Due to thunderstorms on 10/6, we are cancelling the soundwalk. Please come for the next one on 10/11, which will include an artist talk and reception, in partnership with the Smart Museum of Art, City Bureau, and 3rd Coast International Audio Festival.
The soundwalk with Norman Long on Thursday 10/11 will depart from Build Coffee at 5:30PM and will return to Experimental Station at 6:30. Norman will talk about his work and some practices that all of us can do before a short performance. Light refreshments will be served afterwards.
Norman Long’s Three Block Sound Walk
Saturdays, 9/29 and 10/6, 12:30-1:30PM
(depart from 61st and Dorchester)
Norman Long, sound artist and member of the Midwest Society for Acoustic Ecology, will lead a sound walk of the immediate neighborhood, connecting the William Hill's multiple green spaces with Experimental Station, as part of our Environmental Concerns project.
What is a soundwalk? It is a guided exploration of a site using listening focused skills. We will listen to how the site sounds, as we are moving through it. I believe that through listening we have a tool to define communities and ourselves. We also can use those tools to shape who we are and where we live. We will be listening for changes, interactions, conditions, weather, traffic, animals, insects, people, vehicles and other factors in what makes a place what it is. We start by listening in our own silence. Being mindful of our own consciousness. Then we focus on how we sound as we move throughout the site. We then expand our listening to what is near to us, what just passed us and then what is ahead.
At the end of the walk we should be able to answer the following questions:
How do these sounds define where you are on the site? What sounds are constant? What sounds change the site? What moves through it? What are the durations? What do you expect to hear? What did you remember hearing? What sounds do you like? What sounds don’t you like?
Norman W. Long (b. 1973, Chicago, IL) is an artist/composer and. His practice involves walking, collecting, performing and recording to create objects, environments and situations in which he and the audience are engaged in dialogues about memory space, value, silence and the invisible. He has performed and exhibited at the Hyde Park Art Center (1998), Experimental Sound Studio, Kavi Gupta Gallery, Hungryman Gallery, Harold Washington College, Chicago Artists Coalition Gallery, Links Hall, Elastic, and the Arts Club for the 2015 Chicago Humanities Festival. Norman has received 3Arts Award for Sound Art in 2012, 3Arts Djerassi (Woodside, CA) Artists Residency Fellowship in 2014, BOLT Artist in Residence at the Chicago Artists Coalition in 2014-2015, 3Arts Fellowship at AS220 (Providence, RI) 2017 Artist in Residence program, 3Walls RaD Lab Fellow for 2017-2018 and Guest Composer at EMS Elektronmusikstudion, Stockholm, Sweden made possible in part by the City of Chicago’s DCASE grant.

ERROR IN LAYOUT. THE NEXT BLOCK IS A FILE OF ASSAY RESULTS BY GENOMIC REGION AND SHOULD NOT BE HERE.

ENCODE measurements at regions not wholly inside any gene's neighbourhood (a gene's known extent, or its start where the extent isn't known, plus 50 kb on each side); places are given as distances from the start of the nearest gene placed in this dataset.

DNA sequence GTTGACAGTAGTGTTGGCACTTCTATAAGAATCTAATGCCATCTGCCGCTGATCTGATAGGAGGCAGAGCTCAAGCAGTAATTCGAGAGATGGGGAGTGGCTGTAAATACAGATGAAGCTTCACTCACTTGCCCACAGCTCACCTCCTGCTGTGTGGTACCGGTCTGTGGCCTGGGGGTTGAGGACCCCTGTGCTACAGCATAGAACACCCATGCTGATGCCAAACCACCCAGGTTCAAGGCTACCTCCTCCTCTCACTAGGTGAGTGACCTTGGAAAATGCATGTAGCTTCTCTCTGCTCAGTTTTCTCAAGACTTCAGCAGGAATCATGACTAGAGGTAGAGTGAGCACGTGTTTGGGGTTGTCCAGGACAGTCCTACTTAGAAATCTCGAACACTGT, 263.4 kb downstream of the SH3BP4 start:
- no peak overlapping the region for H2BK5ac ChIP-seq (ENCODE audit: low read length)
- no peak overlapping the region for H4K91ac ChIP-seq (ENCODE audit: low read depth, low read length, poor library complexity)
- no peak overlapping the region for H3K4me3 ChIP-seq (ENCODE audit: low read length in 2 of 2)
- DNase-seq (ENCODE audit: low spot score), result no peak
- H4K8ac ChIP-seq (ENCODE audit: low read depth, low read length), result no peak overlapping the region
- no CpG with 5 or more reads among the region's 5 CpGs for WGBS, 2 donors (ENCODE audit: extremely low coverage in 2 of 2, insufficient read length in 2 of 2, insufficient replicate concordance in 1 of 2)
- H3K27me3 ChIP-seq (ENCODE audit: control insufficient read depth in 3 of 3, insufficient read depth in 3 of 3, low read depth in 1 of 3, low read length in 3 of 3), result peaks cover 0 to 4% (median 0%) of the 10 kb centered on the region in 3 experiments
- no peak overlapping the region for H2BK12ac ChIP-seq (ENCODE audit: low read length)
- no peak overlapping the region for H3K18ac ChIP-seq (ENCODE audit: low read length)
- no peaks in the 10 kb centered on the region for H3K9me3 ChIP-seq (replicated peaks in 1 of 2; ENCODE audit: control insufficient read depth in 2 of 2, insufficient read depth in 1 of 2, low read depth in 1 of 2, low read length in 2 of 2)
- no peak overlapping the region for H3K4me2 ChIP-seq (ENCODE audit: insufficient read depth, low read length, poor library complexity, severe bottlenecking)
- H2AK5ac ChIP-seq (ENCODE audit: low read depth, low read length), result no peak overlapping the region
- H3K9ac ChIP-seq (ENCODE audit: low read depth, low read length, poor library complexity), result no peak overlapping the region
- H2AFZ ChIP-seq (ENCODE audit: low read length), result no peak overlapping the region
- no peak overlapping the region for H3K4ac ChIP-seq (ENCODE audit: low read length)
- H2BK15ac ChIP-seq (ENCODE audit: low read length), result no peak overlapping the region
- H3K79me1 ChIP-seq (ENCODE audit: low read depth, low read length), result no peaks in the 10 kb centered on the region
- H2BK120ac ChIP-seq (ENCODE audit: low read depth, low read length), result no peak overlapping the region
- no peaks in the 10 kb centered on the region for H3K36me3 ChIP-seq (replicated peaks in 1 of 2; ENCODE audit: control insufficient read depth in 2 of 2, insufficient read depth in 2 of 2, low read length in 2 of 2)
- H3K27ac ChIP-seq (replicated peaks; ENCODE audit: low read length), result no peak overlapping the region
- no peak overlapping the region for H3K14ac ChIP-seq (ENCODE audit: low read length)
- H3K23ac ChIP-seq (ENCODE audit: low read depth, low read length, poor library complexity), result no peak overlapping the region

My practice involves walking, collecting, performing and recording to create, objects, environments and situations in which the audience and myself are engaged in an open-ended dialogue about memory, space, value, silence and the invisible. I have found inspiration with emerging practices and thinking of 1970s artists, musicians, critics and designers regarding landscape and sound- specifically Rosalind Krauss’ article “Sculpture in the Expanded Field”, the advent of dub reggae, and the development of the acoustic ecology by R. Murray Schafer.
The processes involved in my practice lie within the area of field recording, sound walks, electro-acoustic composition, mapping, data bending, video and installation. These pieces reflect culture, ecology and history of the places I record. It is my desire that my practice offer us a space to consider our relationship to sound via social, political, economic, historical and ecological structures, our interiority and to affirm our existence.
The Midwest Society for Acoustic Ecology (MSAE), established in 2009, is a membership organization dedicated to exploring the role of sound in natural habitats and human societies, while promoting public dialogue concerning the identification, preservation, and restoration of natural and cultural sound environments.